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Cigar History Part 1 – The Origins of Tobacco

tobacco plant

The history of the cigar is entwined with the history of tobacco itself. In modern times, mentioning tobacco usually conjures an image of a cigarette, but cigarettes are a very modern phenomena. In fact, pipes and cigars were the way a vast majority of people enjoyed tobacco until the turn of the 20th century.

The first tobacco smokers were South and Central American natives back in the B.C. days. The Maya and Aztecs are known to have smoked tobacco and various psychoactive drugs in religious rituals. The Peruvian Aguaruna even used tobacco in their hallucinogenic enemas. Yikes!

The first crude cigars began to emerge around 500 A.D. as the Mayas scattered across the continent. These early cigars bore no resemblence to today’s finely manicured stogies, consisting of loose, dry tobacco rolled in palm and plantain leaves, corn husks or sometimes simply tied together with string. During this time tobacco was still a much-revered ingredient in spiritual and religious rites.

Christopher Columbus is given credit for introducing tobacco to the modern world, but it took him a while to realize why these “certain dry leaves” were something special. First given to Columbus as a gift from the natives, they were thrown out because the crew had no idea what to do with them. When tobacco finally made its way back to Europe, however, it really caught on.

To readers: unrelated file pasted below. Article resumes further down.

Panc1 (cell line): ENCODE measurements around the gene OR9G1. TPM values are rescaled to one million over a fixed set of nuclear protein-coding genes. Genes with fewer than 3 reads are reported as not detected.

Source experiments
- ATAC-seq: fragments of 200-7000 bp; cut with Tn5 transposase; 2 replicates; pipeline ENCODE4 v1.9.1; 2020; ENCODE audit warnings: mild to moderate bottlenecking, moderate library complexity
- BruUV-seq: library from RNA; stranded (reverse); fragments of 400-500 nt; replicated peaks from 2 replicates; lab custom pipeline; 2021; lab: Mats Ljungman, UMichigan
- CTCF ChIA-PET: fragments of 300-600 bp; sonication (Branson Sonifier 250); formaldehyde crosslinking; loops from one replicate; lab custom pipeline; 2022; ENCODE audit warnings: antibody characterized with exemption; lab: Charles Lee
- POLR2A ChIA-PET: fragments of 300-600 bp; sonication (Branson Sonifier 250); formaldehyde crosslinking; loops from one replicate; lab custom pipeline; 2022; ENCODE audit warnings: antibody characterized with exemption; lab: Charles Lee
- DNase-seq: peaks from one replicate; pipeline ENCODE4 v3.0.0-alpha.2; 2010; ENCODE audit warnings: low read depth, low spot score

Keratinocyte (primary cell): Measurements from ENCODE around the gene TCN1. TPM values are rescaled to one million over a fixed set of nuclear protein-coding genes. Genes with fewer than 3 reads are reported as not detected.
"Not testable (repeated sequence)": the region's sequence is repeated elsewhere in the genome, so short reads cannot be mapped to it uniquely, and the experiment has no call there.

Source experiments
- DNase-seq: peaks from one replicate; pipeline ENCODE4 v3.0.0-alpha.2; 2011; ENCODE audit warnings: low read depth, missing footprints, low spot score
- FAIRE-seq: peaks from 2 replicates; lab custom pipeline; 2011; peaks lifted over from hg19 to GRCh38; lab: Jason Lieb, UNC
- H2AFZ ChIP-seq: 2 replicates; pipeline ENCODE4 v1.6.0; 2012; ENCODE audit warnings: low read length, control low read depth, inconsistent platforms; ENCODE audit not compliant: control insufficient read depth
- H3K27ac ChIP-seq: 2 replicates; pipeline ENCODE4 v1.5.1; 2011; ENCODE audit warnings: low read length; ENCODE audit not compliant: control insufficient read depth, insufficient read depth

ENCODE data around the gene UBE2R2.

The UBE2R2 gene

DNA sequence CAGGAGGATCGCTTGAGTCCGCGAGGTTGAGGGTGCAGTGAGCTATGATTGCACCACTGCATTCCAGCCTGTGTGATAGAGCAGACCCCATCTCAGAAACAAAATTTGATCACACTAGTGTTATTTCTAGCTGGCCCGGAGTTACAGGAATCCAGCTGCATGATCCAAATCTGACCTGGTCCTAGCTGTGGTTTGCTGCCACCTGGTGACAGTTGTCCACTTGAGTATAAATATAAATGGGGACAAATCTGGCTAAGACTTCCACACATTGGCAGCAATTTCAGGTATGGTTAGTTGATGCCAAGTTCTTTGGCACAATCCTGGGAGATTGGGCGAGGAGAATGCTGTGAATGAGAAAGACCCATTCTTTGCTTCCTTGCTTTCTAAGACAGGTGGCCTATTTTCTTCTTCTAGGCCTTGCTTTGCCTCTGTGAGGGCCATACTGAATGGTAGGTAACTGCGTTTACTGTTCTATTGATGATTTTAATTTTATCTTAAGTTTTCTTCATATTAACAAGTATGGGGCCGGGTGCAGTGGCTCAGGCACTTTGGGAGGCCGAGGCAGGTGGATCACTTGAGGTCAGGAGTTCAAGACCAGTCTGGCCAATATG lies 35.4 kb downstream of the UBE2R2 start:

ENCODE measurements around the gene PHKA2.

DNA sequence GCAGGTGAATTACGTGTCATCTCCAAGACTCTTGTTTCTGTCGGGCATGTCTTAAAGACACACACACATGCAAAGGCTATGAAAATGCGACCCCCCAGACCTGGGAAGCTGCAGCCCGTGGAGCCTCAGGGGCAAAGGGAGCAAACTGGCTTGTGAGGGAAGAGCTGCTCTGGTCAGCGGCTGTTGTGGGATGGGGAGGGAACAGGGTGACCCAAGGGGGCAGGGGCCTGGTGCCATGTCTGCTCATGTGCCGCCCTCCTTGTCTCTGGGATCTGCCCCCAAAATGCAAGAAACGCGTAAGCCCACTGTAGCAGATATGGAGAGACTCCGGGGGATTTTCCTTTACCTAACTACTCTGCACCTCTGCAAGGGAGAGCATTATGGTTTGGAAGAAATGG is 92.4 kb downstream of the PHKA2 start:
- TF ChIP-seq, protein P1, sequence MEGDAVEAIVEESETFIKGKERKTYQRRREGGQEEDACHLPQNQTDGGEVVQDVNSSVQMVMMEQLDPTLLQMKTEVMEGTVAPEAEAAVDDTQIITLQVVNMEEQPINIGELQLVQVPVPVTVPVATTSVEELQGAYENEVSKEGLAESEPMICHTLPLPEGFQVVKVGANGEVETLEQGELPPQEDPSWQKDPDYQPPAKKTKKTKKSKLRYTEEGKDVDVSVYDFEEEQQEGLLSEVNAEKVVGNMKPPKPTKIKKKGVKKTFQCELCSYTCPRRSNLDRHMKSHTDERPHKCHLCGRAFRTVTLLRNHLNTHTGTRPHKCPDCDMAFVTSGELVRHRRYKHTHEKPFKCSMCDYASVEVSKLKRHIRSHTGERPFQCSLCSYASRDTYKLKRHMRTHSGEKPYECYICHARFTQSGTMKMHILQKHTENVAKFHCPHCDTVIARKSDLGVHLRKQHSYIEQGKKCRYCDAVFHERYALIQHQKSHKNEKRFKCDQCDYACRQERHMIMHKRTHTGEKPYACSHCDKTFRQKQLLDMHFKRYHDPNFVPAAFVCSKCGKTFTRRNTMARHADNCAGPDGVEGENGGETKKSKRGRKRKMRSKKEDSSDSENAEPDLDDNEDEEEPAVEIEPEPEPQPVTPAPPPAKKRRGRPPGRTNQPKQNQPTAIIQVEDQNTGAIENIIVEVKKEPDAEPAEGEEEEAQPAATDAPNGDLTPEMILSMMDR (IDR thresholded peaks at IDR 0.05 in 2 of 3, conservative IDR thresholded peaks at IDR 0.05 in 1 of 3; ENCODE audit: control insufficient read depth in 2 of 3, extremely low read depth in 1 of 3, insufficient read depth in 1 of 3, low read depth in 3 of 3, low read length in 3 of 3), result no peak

Jean Nicot, the French ambassador to Portugal, was an early adopter and even gave his name to tobacco’s most famous ingredient, nicotine. When folks realized they could grow tobacco in a wide variety of climates, the seeds began to travel far and wide.

At first, tobacco was praised for its medicinal purposes, though controversial due to the alarming appearance of smoke billowing from one’s mouth and nose. If you’ve never seen someone smoking this must have been an incredible sight indeed. This may be the origin of the idea that smoking makes you look cool. Some people ran scared, but as you can imagine, many said to themselves, “wow, I want to try that.”
At this point tobacco was considered by many to be medicinal. Andre Thevet, credited with the first written description of tobacco use in 1568, said that smoking tobacco cleans the “superfluous humours of the brain.” Anyone who’s enjoyed a cigar can attest to that.

Of course, in the modern age we know there are certain health risks to using tobacco, but examining its history as a central component of spiritual rituals does give some context to the positive, relaxing and stimulating effects of cigar smoking.

It would still take centuries for the hand-rolled cigar to exceed the popularity of the pipe. But when cigar manufacturing really got rolling, the cigar ascended to the most luxurious way to enjoy tobacco.